The United States is a vast country, with acres of potential, and at 330 million people, it is not heavily populated. Ok, some areas, especially the rich metropolitan cities, are crowded and busy places, but most other areas by comparison could even be said to be sparsely populated.
There are two problems in the U.S. economy, the vast number of houses lying foreclosed or disused, not generating income for the local muncipalities, and the rows of warehouses and superstores, also lying empty. The second problem is the high hourly wages which had become the norm, which makes American industries uncompetitive with the countries the U.S. has to import from, because of the differential in the hourly rate of pay.
Now consider a situation where the U.S. government encourages immigration, especially into the sparesely populated areas. Suppose rich immigrants, or at least people with the wherewithal to buy houses or open shops and factories, maybe one of those in the rows lying empty, and the possibility opens up that economic activity can be created, jobs will be created, manufacturing in the U.S. may become competitive, and wealth creation can once again fill a cohesive chain which for the past few years has suffered a dislocation.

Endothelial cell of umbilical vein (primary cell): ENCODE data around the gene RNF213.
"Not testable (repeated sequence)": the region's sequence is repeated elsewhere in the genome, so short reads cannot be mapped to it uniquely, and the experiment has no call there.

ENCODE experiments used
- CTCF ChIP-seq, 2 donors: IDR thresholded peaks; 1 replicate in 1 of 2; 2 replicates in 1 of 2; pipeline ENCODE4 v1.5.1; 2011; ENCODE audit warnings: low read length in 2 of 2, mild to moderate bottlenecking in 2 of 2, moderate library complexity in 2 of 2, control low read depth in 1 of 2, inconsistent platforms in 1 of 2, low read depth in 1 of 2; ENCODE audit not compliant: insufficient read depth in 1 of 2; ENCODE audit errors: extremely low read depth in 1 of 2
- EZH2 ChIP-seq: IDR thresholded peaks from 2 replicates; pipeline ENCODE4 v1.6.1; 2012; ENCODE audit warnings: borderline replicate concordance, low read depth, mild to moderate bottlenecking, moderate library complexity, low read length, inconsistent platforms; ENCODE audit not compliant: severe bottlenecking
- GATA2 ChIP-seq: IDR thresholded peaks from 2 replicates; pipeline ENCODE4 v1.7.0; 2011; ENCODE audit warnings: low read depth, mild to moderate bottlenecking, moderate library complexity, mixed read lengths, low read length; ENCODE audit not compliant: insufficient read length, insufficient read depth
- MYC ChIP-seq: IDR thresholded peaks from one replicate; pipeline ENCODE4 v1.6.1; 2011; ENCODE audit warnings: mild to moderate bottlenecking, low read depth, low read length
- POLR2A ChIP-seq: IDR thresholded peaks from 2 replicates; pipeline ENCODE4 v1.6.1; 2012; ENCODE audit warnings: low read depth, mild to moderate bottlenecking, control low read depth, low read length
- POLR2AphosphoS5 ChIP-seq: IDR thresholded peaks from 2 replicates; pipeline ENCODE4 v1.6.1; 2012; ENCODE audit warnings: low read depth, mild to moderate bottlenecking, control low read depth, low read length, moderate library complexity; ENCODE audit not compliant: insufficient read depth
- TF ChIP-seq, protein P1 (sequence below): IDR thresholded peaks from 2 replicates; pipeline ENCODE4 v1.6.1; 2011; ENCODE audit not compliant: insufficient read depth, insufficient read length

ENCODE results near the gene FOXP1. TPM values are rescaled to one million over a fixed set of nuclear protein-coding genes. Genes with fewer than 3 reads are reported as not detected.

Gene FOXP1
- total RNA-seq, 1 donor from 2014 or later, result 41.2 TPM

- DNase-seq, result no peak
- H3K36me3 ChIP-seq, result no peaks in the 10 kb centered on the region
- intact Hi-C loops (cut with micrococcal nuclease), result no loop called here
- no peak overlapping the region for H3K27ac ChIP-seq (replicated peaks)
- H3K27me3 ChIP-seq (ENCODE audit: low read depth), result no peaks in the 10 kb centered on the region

Selective immigration would form part of the solution.
As President Clinton was saying on CNBC in the programme hosted by Maria Bartiromo,
"If African-Americans, Hispanics, and women are given an equal share of opportunities in the science and technical fields, then within six years the supply shortage in those fields would be gone."
This, coupled with selective immigration, would probably form the catalyst to the resurrgence of the American economy.